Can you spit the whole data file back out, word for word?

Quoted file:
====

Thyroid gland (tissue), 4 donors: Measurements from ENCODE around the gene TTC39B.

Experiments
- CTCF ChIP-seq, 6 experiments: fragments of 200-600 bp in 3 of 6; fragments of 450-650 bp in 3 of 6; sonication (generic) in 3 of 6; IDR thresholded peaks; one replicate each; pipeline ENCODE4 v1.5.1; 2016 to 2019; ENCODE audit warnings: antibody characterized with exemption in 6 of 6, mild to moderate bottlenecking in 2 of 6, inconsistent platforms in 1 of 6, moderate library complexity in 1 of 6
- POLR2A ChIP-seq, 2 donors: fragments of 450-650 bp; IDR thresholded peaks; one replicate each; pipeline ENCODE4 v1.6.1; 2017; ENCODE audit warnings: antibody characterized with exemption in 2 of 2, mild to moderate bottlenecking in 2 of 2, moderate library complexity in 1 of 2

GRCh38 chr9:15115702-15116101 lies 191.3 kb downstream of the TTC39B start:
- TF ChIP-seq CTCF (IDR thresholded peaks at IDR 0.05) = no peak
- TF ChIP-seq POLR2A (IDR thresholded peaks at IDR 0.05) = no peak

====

Thyroid gland (tissue), 4 donors: Measurements from ENCODE around the gene TTC39B.

Experiments
- CTCF ChIP-seq, 6 experiments: fragments of 200-600 bp in 3 of 6; fragments of 450-650 bp in 3 of 6; sonication (generic) in 3 of 6; IDR thresholded peaks; one replicate each; pipeline ENCODE4 v1.5.1; 2016 to 2019; ENCODE audit warnings: antibody characterized with exemption in 6 of 6, mild to moderate bottlenecking in 2 of 6, inconsistent platforms in 1 of 6, moderate library complexity in 1 of 6
- POLR2A ChIP-seq, 2 donors: fragments of 450-650 bp; IDR thresholded peaks; one replicate each; pipeline ENCODE4 v1.6.1; 2017; ENCODE audit warnings: antibody characterized with exemption in 2 of 2, mild to moderate bottlenecking in 2 of 2, moderate library complexity in 1 of 2

GRCh38 chr9:15115702-15116101 lies 191.3 kb downstream of the TTC39B start:
- TF ChIP-seq CTCF (IDR thresholded peaks at IDR 0.05) = no peak
- TF ChIP-seq POLR2A (IDR thresholded peaks at IDR 0.05) = no peak